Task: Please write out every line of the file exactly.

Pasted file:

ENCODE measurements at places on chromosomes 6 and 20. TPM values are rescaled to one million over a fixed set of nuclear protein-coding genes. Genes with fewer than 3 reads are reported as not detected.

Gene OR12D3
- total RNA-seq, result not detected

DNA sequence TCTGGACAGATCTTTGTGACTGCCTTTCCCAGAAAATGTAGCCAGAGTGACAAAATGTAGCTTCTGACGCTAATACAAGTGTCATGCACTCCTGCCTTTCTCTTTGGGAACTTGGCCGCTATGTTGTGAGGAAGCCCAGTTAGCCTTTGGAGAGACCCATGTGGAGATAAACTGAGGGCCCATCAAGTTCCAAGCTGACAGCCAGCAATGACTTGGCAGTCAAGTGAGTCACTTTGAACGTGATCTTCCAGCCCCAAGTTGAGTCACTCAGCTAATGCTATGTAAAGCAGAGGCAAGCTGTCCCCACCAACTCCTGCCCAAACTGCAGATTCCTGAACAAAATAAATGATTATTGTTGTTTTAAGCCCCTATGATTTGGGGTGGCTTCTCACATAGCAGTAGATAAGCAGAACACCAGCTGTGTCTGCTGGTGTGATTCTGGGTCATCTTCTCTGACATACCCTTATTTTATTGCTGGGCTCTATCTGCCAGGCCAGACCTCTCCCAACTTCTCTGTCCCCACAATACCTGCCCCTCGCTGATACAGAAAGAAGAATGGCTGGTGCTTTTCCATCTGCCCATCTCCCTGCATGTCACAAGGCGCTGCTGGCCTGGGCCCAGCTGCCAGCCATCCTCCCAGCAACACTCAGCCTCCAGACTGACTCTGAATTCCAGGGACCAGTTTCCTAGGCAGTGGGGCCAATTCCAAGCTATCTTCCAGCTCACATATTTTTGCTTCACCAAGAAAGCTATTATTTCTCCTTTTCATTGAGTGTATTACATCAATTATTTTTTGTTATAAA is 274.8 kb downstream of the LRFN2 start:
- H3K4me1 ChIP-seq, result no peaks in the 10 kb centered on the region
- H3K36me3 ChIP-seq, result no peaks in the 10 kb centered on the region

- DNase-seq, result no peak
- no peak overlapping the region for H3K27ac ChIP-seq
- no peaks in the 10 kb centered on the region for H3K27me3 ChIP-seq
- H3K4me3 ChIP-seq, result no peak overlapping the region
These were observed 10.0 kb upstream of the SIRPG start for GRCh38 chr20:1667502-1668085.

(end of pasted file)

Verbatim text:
ENCODE measurements at places on chromosomes 6 and 20. TPM values are rescaled to one million over a fixed set of nuclear protein-coding genes. Genes with fewer than 3 reads are reported as not detected.

Gene OR12D3
- total RNA-seq, result not detected

DNA sequence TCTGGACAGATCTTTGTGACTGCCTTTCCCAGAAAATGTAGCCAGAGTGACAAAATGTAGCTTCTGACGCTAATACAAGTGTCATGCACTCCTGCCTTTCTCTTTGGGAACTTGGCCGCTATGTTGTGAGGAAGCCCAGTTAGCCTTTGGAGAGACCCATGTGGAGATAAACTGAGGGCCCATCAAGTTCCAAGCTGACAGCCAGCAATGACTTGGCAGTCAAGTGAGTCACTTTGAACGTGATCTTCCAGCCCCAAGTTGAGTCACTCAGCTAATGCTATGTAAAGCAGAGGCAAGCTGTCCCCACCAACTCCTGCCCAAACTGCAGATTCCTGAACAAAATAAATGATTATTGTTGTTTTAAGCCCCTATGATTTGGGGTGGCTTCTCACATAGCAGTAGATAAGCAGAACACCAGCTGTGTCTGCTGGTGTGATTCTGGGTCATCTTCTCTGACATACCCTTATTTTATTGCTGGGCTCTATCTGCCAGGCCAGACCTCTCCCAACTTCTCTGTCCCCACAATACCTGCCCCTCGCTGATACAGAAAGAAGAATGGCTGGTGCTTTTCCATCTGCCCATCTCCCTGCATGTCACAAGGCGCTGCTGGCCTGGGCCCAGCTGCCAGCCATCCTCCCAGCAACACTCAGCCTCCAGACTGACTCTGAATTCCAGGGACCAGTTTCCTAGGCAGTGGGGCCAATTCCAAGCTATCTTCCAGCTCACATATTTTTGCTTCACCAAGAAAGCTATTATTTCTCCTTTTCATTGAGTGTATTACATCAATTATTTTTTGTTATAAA is 274.8 kb downstream of the LRFN2 start:
- H3K4me1 ChIP-seq, result no peaks in the 10 kb centered on the region
- H3K36me3 ChIP-seq, result no peaks in the 10 kb centered on the region

- DNase-seq, result no peak
- no peak overlapping the region for H3K27ac ChIP-seq
- no peaks in the 10 kb centered on the region for H3K27me3 ChIP-seq
- H3K4me3 ChIP-seq, result no peak overlapping the region
These were observed 10.0 kb upstream of the SIRPG start for GRCh38 chr20:1667502-1668085.